Chicago needs new political blood, young faces and fresh ideas. It needs them like a plant needs water and a balloon needs air.
Let’s agree on that.
But how old is too old to run the rowdy nation of Chicago?
That question may divide us.
Susana Mendoza’s entry into the crowded mayoral race has pointedly raised the question of age. On Wednesday, in announcing that she’s running, Mendoza said she’s especially looking forward to representing “the voices of the youth population that really has felt they have been unseen.”
She mentioned that millennial voters had the highest turnout of any age group in the November midterm election.
“I’ve got the best years of my life yet to give in public service to this city,” she said, “and I’ve got a ton of energy.”
Mendoza, the state comptroller, is 46. Not the youngest in the race, but not the oldest, which is a convenient place to be. She does seem to have a lot of energy, and energy is a requirement for a job that burns it like a Hummer guzzles gas.
But her remarks could be interpreted as an ageist dig at some of her opponents. Soon after she made them, Ald. Carlos Ramirez-Rosa, who represents the 35th ward on the Northwest Side, called her out.
Ramirez-Rosa is 29. He’s backing Toni Preckwinkle, who at 71 is the oldest in the field. Other leading contenders include Gery Chico, who’s 62, Paul Vallas, who’s 65, and Bill Daley, who’s 70.
In accusing Mendoza of ageism, Ramirez-Rosa noted that he’d recently had so much trouble keeping up with Preckwinkle while going down a flight of stairs that he asked about her workout regimen.
That’s entirely believable and good to hear. Being 71 is not a debility. A 71-year-old can be as vital as someone who’s 41 or 51 or 61. It’s important to keep that in mind.
But I have to admit that even before Mendoza entered the race, I’d noticed the ages of the major contenders and thought: Them again? Still?
I’ve had that thought even though I’m closer to their age than to Mendoza’s. And then I’ve had to ask myself: Am I being ageist?
The answer is yes, maybe, probably, some.
Our ageist attitudes are baked in and often invisible even to ourselves. We’re conditioned from the time we’re young to think of old as bad or, at best, as less.
We fling around demeaning words for older people, often without realizing it, sometimes so subtly that we’d swear we hadn’t done it.
Many of us — I include myself — deride certain politicians as “old white guys.” It’s shorthand for the ones who work to keep people who aren’t like them out of power, but it leaves no space for all the ones who work hard on behalf of people who aren’t old or white.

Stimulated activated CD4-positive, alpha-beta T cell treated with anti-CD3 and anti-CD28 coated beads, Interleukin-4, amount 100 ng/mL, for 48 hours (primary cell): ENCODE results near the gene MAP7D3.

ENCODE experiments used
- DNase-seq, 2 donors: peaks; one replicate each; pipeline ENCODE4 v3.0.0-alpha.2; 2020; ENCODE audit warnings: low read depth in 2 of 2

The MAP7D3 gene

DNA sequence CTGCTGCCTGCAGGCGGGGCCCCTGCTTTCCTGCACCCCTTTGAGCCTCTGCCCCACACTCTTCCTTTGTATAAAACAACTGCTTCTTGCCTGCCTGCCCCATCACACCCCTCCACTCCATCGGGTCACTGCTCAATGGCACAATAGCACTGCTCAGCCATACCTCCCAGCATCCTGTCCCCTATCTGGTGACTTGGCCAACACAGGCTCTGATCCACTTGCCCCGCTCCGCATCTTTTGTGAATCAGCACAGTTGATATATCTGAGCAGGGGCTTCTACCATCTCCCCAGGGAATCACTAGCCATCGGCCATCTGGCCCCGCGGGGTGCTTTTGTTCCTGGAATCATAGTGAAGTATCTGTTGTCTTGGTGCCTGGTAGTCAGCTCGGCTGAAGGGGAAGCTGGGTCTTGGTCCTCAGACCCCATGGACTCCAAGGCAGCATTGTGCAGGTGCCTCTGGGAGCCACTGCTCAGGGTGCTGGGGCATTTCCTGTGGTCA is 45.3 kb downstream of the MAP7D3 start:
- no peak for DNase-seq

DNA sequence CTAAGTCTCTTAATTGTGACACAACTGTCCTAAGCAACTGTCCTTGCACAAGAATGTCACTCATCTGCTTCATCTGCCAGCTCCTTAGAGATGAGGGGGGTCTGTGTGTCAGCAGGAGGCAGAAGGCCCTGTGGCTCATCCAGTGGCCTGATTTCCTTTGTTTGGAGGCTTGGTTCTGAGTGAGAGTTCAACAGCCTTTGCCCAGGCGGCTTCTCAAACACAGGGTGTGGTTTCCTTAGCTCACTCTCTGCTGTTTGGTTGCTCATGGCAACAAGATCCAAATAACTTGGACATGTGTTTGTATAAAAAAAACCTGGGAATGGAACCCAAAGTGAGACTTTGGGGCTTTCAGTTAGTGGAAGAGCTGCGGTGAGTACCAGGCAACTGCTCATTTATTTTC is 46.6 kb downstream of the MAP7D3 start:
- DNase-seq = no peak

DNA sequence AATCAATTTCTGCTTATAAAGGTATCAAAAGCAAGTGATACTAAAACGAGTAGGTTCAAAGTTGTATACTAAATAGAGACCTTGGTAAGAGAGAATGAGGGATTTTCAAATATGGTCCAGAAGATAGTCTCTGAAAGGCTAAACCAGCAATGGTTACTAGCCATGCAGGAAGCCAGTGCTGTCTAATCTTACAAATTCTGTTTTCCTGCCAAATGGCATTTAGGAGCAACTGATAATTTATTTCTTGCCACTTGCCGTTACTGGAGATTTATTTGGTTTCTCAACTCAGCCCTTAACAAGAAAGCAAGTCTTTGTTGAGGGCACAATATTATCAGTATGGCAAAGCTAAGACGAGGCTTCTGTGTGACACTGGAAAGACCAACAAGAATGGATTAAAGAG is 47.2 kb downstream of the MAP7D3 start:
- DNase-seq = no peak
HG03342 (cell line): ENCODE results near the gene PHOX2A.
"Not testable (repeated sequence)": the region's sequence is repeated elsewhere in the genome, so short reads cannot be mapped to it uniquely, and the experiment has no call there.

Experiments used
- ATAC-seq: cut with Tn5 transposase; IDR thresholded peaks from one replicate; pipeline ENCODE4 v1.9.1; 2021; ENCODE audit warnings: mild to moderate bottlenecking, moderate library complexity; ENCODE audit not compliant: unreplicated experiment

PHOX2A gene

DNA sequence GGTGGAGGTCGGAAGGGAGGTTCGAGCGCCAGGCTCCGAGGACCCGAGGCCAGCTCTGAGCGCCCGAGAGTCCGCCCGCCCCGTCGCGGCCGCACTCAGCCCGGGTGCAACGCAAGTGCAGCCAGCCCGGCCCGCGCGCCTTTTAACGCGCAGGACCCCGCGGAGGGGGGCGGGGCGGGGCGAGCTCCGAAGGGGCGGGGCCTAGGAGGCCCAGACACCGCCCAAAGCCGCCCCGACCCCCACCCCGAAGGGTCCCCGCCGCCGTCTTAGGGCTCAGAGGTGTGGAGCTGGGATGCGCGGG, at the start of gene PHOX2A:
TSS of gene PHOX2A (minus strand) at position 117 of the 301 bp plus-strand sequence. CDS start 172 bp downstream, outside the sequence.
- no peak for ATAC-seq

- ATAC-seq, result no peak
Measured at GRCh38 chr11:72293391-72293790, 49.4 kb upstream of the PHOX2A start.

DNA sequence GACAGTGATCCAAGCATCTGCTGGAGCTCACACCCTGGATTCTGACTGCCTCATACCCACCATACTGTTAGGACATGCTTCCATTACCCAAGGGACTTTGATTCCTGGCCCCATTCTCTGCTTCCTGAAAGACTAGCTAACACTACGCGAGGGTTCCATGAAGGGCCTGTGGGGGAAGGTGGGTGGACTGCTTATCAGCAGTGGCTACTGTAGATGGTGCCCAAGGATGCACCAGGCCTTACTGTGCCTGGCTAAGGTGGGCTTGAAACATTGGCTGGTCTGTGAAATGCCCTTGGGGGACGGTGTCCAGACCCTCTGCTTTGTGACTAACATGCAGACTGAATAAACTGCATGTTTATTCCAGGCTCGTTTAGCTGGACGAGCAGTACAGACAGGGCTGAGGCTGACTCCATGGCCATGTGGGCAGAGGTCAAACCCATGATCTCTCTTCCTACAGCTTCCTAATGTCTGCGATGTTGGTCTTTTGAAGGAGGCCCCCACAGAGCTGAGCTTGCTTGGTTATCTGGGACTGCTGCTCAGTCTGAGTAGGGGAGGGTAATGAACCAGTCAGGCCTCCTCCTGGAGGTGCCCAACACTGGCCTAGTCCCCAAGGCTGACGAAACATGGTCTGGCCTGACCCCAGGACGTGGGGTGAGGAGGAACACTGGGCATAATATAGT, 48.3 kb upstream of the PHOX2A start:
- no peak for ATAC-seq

Dick Durbin, anyone?
We often use the word “old” to mean out of step, out of touch, close-minded, devoid of new ideas, lacking in energy to do the job or fight the worthy fight, whatever the job or fight is.
We apply it in our workplaces and in our politics. The problem isn’t only that it doesn’t do justice to older people; it also pits young people against older ones in ways that do a disservice to both.
Younger people and older people aren’t separate species. The old were once young, the young will get old. We have a lot of common cause.
Ageist attitudes, behaviors and systems don’t help anyone. We need to notice them and name them.
Still, I’m wary of tarring Mendoza as “ageist.” For one thing, paying attention to the needs and voices of young people is essential work for any politician. Courting their vote is only normal. All politicians tout their credentials, and energy is a valid, vital one.
“She’s not saying the other candidates are too old,” said a friend in her 60s when I asked what she thought of Mendoza’s remarks. “She’s saying their ideas are too old.”
Ideas. That’s what it comes down to. Ideas and the ability to execute them. That’s what we should look for in candidates of any age.
Do they have ideas?
Do they have the skills and energy to do the job?
What and whom do they care about?
Can they unite more than they divide?
What have they done to prove it?
MORE FROM MARY SCHMICH
Columns,Region: Chicago,City: Chicago,Opinion
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November 16, 2018 at 05:09AM